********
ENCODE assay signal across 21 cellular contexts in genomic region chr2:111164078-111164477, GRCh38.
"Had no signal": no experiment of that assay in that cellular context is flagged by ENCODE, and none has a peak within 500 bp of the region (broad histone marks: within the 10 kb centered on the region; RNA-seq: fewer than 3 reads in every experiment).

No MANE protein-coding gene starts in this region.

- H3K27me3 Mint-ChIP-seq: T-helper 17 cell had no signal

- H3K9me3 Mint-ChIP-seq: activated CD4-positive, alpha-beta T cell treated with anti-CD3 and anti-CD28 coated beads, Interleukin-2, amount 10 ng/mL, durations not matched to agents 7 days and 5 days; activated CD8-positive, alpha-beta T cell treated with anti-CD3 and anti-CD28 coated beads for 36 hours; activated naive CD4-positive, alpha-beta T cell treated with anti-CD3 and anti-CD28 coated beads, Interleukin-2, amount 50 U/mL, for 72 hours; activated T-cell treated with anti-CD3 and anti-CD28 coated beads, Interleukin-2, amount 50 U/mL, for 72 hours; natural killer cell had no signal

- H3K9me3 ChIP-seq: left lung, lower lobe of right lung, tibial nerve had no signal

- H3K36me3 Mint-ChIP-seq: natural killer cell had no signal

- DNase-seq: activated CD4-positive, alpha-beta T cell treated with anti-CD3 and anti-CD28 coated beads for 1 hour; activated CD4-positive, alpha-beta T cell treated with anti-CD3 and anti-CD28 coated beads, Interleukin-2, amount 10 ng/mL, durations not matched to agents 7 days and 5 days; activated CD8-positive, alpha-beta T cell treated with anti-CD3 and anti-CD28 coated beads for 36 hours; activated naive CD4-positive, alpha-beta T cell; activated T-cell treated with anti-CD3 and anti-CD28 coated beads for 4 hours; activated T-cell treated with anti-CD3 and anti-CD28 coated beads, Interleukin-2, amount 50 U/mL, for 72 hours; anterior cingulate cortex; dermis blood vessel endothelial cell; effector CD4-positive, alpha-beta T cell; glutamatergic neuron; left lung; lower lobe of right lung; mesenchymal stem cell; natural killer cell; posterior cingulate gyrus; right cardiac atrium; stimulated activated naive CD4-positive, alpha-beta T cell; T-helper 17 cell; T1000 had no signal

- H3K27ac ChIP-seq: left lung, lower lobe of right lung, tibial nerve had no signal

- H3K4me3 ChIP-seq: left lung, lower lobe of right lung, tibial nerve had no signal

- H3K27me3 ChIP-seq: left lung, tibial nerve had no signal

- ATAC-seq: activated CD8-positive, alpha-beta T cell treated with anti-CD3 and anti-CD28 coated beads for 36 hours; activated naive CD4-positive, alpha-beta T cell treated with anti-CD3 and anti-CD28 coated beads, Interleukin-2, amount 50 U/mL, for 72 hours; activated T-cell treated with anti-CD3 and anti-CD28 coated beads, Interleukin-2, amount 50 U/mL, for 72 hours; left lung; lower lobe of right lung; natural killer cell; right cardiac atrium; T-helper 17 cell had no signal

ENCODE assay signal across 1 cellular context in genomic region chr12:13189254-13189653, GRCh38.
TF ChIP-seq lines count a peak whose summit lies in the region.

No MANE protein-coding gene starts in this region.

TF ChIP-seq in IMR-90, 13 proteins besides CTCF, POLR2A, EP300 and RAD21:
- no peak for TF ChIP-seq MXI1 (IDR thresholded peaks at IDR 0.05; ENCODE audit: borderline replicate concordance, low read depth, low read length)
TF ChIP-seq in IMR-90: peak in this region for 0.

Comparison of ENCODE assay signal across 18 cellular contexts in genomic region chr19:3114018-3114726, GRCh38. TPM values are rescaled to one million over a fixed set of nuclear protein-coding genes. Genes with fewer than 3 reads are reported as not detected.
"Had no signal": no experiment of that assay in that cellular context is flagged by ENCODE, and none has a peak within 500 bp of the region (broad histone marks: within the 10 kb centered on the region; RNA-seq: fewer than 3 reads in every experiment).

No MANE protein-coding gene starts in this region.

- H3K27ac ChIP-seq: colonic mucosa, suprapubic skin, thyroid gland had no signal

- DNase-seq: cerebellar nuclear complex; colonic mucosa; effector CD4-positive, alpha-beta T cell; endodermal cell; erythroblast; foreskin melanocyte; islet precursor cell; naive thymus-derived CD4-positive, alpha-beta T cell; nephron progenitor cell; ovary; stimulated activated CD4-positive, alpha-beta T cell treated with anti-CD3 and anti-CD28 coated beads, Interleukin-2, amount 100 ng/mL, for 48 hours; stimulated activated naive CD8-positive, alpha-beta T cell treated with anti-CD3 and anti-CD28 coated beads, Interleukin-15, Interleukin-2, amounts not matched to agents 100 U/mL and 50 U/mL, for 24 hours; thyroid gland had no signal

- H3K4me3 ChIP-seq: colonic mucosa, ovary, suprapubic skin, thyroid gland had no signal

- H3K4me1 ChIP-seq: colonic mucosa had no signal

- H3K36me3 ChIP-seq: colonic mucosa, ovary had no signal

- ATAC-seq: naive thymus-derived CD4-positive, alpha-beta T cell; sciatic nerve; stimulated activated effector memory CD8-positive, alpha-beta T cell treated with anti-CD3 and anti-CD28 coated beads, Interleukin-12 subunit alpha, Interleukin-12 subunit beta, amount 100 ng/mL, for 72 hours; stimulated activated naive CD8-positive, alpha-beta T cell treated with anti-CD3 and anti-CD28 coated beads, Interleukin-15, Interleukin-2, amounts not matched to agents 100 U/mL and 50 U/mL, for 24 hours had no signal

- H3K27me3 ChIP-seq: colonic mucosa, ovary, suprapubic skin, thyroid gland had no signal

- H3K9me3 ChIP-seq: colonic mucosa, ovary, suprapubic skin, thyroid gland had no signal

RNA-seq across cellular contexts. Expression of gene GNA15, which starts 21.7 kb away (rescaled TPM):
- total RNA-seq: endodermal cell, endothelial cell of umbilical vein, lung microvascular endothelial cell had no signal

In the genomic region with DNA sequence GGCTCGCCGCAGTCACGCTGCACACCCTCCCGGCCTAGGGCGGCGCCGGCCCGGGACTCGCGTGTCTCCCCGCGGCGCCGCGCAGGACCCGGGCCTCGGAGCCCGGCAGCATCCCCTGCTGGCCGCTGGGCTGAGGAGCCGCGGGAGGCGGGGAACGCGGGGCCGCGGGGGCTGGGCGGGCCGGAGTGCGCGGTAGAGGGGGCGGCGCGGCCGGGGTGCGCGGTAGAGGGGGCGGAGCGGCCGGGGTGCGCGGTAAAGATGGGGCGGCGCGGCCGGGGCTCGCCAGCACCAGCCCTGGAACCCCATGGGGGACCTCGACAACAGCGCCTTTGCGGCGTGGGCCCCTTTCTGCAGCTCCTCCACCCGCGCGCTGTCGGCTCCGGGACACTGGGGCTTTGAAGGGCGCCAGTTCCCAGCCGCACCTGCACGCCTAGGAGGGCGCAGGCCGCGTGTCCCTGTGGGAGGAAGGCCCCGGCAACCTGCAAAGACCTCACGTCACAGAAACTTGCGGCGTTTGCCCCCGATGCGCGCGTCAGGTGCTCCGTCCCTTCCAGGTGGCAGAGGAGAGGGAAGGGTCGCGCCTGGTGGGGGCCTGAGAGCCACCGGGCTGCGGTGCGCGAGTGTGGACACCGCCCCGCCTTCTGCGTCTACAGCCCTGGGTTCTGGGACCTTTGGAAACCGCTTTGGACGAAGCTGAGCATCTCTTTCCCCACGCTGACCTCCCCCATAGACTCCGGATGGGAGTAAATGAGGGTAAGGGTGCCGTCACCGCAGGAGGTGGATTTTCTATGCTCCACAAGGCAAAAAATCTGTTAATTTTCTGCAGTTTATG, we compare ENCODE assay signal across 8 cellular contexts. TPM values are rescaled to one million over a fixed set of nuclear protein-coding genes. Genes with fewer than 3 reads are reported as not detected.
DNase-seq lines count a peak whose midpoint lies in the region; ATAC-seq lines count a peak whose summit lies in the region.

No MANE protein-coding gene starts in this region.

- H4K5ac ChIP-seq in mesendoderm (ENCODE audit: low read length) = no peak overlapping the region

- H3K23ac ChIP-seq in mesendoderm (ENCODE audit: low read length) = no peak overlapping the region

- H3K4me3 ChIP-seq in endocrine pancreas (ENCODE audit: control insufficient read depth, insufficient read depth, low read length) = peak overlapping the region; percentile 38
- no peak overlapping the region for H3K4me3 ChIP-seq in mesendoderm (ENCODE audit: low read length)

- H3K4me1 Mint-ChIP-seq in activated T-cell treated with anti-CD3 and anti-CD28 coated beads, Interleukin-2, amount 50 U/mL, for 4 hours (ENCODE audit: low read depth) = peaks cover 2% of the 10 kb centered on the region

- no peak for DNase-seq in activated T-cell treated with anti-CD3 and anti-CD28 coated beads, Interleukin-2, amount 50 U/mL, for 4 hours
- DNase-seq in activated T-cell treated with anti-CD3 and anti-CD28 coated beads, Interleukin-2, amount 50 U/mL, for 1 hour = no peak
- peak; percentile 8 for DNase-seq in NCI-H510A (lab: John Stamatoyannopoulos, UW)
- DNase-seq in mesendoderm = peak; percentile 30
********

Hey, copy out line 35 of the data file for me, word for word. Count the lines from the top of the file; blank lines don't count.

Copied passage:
- H4K5ac ChIP-seq in mesendoderm (ENCODE audit: low read length) = no peak overlapping the region